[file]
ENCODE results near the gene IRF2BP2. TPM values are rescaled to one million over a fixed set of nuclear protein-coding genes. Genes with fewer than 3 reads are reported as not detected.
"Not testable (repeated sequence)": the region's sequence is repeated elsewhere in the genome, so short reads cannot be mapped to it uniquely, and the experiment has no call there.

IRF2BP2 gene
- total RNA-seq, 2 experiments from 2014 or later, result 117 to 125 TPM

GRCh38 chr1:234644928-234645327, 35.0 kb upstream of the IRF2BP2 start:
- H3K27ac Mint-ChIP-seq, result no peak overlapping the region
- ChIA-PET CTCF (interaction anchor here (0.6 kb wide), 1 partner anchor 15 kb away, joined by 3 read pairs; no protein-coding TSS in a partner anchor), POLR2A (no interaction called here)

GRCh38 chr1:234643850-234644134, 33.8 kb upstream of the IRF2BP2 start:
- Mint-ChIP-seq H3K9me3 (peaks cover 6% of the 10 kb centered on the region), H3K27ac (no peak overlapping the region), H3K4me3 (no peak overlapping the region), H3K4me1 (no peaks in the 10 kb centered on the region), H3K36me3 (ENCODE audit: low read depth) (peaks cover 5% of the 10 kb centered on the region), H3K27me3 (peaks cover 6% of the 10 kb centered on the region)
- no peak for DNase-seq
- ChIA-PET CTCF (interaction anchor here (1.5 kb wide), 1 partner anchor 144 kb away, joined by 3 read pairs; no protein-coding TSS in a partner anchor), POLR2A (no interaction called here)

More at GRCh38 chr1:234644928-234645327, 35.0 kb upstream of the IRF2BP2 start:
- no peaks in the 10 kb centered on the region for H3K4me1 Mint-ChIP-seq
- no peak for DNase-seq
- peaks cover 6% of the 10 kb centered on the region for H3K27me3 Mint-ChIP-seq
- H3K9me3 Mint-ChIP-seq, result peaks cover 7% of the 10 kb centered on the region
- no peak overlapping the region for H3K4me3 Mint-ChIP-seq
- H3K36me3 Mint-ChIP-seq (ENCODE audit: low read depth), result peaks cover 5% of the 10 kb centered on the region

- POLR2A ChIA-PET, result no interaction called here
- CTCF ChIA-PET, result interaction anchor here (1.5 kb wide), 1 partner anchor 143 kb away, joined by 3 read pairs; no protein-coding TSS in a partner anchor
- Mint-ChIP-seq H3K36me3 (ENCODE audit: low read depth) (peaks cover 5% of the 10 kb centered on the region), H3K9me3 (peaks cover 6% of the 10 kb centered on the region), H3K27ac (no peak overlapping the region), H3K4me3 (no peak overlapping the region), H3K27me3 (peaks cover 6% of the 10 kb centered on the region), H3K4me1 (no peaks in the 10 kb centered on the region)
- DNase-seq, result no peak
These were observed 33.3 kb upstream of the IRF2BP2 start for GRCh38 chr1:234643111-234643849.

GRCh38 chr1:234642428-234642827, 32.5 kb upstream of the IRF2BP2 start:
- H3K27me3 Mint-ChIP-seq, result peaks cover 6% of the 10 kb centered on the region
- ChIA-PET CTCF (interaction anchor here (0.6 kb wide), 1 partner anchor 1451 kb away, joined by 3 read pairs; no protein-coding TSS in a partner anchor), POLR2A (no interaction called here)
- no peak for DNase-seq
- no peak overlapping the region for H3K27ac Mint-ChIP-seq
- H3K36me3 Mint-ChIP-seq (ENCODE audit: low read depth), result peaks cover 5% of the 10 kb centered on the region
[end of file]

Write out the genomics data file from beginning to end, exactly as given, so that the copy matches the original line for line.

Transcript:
ENCODE results near the gene IRF2BP2. TPM values are rescaled to one million over a fixed set of nuclear protein-coding genes. Genes with fewer than 3 reads are reported as not detected.
"Not testable (repeated sequence)": the region's sequence is repeated elsewhere in the genome, so short reads cannot be mapped to it uniquely, and the experiment has no call there.

IRF2BP2 gene
- total RNA-seq, 2 experiments from 2014 or later, result 117 to 125 TPM

GRCh38 chr1:234644928-234645327, 35.0 kb upstream of the IRF2BP2 start:
- H3K27ac Mint-ChIP-seq, result no peak overlapping the region
- ChIA-PET CTCF (interaction anchor here (0.6 kb wide), 1 partner anchor 15 kb away, joined by 3 read pairs; no protein-coding TSS in a partner anchor), POLR2A (no interaction called here)

GRCh38 chr1:234643850-234644134, 33.8 kb upstream of the IRF2BP2 start:
- Mint-ChIP-seq H3K9me3 (peaks cover 6% of the 10 kb centered on the region), H3K27ac (no peak overlapping the region), H3K4me3 (no peak overlapping the region), H3K4me1 (no peaks in the 10 kb centered on the region), H3K36me3 (ENCODE audit: low read depth) (peaks cover 5% of the 10 kb centered on the region), H3K27me3 (peaks cover 6% of the 10 kb centered on the region)
- no peak for DNase-seq
- ChIA-PET CTCF (interaction anchor here (1.5 kb wide), 1 partner anchor 144 kb away, joined by 3 read pairs; no protein-coding TSS in a partner anchor), POLR2A (no interaction called here)

More at GRCh38 chr1:234644928-234645327, 35.0 kb upstream of the IRF2BP2 start:
- no peaks in the 10 kb centered on the region for H3K4me1 Mint-ChIP-seq
- no peak for DNase-seq
- peaks cover 6% of the 10 kb centered on the region for H3K27me3 Mint-ChIP-seq
- H3K9me3 Mint-ChIP-seq, result peaks cover 7% of the 10 kb centered on the region
- no peak overlapping the region for H3K4me3 Mint-ChIP-seq
- H3K36me3 Mint-ChIP-seq (ENCODE audit: low read depth), result peaks cover 5% of the 10 kb centered on the region

- POLR2A ChIA-PET, result no interaction called here
- CTCF ChIA-PET, result interaction anchor here (1.5 kb wide), 1 partner anchor 143 kb away, joined by 3 read pairs; no protein-coding TSS in a partner anchor
- Mint-ChIP-seq H3K36me3 (ENCODE audit: low read depth) (peaks cover 5% of the 10 kb centered on the region), H3K9me3 (peaks cover 6% of the 10 kb centered on the region), H3K27ac (no peak overlapping the region), H3K4me3 (no peak overlapping the region), H3K27me3 (peaks cover 6% of the 10 kb centered on the region), H3K4me1 (no peaks in the 10 kb centered on the region)
- DNase-seq, result no peak
These were observed 33.3 kb upstream of the IRF2BP2 start for GRCh38 chr1:234643111-234643849.

GRCh38 chr1:234642428-234642827, 32.5 kb upstream of the IRF2BP2 start:
- H3K27me3 Mint-ChIP-seq, result peaks cover 6% of the 10 kb centered on the region
- ChIA-PET CTCF (interaction anchor here (0.6 kb wide), 1 partner anchor 1451 kb away, joined by 3 read pairs; no protein-coding TSS in a partner anchor), POLR2A (no interaction called here)
- no peak for DNase-seq
- no peak overlapping the region for H3K27ac Mint-ChIP-seq
- H3K36me3 Mint-ChIP-seq (ENCODE audit: low read depth), result peaks cover 5% of the 10 kb centered on the region